[2] Lesbian, Gay, Bisexual and Transgender.

[3] Millard J. Erickson – Christian Theology, Baker Book House Company, Seventh Printing, 1990, page 543.

[4] Same as footnote no° three.

[5] Unfortunately, women are still systematically oppressed in many parts of the world. The example above, however, should illustrate a situation that has since changed dramatically.

[6] Peter Singer – Animal Liberation, An Imprint of Harper Collins Publishers, 1975, p. 9.

[7] Melanie Joy – Why we love dogs, eat pigs and wear cows, Conari Press, 2010, p. 139.

[8] The Cambridge Declaration on Consciousness, written by Philip Low, published on 7.7.2012, available onhttp://fcmconference.org/img/CambridgeDeclarationOnConsciousness.pdf.

[9] Same as footnote no°eight.

[10] Again, see The Cambridge Declaration on Consciousness, written by Philip Low, published on 7.7.2012.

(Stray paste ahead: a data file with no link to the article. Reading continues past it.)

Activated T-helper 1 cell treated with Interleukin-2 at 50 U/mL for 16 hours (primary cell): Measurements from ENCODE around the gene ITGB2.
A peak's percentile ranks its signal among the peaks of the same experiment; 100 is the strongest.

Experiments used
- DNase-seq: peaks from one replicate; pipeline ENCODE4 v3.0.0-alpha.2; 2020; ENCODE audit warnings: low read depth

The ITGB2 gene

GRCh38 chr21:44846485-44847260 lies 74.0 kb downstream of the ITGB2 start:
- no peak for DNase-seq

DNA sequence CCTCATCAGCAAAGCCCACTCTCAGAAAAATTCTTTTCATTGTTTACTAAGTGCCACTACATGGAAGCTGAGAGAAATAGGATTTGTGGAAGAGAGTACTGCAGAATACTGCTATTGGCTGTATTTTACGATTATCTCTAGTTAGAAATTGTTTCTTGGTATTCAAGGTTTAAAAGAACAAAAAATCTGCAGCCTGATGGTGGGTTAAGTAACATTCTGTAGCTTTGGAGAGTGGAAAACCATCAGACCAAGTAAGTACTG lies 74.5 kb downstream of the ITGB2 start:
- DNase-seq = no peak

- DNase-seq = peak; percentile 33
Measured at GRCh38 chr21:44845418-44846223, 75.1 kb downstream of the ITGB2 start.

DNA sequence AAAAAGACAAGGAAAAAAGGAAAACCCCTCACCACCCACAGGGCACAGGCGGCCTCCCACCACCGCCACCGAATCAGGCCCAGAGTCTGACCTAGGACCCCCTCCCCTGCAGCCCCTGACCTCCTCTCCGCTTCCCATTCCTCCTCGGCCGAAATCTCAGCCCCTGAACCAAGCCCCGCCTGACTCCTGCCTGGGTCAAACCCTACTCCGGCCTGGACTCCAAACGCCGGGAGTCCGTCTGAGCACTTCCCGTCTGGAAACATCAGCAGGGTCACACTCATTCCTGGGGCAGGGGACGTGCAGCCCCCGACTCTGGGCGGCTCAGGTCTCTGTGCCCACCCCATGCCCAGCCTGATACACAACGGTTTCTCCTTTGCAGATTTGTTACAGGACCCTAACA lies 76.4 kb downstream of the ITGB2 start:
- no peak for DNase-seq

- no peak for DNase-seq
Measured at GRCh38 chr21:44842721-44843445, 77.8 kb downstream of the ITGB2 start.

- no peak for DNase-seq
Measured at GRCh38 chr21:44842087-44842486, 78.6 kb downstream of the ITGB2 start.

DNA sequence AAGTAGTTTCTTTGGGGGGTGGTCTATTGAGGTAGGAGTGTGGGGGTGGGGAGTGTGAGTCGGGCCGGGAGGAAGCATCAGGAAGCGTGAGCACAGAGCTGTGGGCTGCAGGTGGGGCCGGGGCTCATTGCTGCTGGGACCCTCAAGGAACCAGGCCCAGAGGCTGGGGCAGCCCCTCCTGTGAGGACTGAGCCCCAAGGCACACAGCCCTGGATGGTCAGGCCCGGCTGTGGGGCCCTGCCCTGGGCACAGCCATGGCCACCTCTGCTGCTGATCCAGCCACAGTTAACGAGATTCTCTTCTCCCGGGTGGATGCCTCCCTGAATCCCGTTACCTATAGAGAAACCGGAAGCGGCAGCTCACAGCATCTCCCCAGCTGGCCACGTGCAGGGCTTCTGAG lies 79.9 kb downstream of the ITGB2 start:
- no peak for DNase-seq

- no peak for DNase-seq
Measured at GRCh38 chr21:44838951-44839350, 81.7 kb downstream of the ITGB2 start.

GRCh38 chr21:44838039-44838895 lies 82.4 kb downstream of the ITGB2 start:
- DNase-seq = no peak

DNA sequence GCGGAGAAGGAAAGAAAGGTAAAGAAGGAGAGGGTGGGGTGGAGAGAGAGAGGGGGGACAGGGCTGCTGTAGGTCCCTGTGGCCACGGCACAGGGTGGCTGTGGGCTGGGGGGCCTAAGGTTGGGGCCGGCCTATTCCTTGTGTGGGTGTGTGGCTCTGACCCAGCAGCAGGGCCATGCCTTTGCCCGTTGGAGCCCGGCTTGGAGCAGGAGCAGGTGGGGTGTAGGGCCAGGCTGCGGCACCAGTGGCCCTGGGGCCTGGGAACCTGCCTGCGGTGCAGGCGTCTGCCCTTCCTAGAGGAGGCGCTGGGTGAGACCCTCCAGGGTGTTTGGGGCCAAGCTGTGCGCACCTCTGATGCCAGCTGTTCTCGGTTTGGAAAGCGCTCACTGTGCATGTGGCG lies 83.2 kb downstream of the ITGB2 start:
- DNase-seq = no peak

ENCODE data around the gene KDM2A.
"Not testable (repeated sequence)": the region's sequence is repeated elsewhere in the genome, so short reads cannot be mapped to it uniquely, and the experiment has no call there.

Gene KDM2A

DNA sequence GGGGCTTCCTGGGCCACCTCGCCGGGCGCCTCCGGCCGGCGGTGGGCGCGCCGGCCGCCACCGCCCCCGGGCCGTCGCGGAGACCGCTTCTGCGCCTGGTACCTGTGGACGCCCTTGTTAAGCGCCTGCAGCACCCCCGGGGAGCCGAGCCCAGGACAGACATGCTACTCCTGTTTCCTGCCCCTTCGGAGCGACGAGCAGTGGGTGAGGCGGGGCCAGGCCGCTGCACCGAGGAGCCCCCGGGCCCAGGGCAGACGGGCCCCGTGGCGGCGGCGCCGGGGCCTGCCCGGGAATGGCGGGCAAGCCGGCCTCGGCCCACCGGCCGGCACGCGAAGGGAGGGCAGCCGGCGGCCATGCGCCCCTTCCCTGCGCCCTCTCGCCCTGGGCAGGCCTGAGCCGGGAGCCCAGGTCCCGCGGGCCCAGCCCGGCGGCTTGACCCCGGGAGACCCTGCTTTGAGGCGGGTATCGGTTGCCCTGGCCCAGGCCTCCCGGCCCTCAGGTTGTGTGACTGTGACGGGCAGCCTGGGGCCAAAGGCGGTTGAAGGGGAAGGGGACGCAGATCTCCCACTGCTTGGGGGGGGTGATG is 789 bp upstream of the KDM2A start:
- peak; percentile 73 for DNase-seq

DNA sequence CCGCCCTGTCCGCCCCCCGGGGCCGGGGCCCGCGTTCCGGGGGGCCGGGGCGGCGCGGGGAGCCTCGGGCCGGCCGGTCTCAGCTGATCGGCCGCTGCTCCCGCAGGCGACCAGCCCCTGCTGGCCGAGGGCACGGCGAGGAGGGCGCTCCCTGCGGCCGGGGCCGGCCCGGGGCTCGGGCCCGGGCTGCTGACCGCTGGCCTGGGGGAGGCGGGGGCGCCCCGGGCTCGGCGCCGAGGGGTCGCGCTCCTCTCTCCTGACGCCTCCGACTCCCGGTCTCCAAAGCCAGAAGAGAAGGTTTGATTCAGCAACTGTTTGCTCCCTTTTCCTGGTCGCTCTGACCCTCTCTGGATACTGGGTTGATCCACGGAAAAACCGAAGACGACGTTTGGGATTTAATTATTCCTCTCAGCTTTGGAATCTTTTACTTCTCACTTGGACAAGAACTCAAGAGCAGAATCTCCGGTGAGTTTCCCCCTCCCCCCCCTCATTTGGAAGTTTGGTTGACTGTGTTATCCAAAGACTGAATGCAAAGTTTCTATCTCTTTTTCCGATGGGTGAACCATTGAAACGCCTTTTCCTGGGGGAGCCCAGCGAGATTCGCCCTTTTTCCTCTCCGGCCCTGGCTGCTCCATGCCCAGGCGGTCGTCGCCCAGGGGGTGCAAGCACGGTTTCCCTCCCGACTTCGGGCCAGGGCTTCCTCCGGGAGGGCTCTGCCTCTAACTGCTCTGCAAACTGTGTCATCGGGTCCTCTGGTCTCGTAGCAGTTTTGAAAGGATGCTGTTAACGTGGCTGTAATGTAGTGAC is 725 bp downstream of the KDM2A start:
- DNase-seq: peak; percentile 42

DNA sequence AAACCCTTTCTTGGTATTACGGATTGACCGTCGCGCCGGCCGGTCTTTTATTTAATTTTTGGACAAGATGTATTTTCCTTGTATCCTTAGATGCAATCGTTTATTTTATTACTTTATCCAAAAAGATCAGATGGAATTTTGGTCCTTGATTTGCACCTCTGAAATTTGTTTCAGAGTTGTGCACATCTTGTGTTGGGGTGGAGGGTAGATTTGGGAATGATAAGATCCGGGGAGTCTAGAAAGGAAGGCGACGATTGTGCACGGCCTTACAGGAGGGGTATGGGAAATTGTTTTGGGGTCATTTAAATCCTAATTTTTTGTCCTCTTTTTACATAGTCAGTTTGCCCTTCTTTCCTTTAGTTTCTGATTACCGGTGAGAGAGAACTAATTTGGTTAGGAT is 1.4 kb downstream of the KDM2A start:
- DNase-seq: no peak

[11] Peter Singer – Animal Liberation, An Imprint of Harper Collins Publishers, 1975, p. 2.

[12] http://www.goodreads.com/author/quotes/14444.Isaac_Bashevis_Singer, last access on 20.05.2015.

[13] http://www.mcspotlight.org/media/press/oprah_15apr96.html, last access on 20.05.2015.

[14] Melanie Joy – Why we love dogs, eat pigs and wear cows, Conari Press, 2010, p. 139.

[15] Melanie Joy – Why we love dogs, eat pigs and wear cows, Conari Press, 2010, p. 106.

Arendt: all terms of solidarity still purport the first and most basic solidarity between all humanity against nature

 

“Solidarity: all terms of solidarity still purport the first and most basic solidarity between all humanity (i.e. of “the human”) against nature. Such a solidarity of one against everything else is yet never allowed amongst humans themselves. But there is no such thing as a necessity of solidarity. The idea of us all “sitting in one boat” is an example of this wrong idea of an absolute solidarity.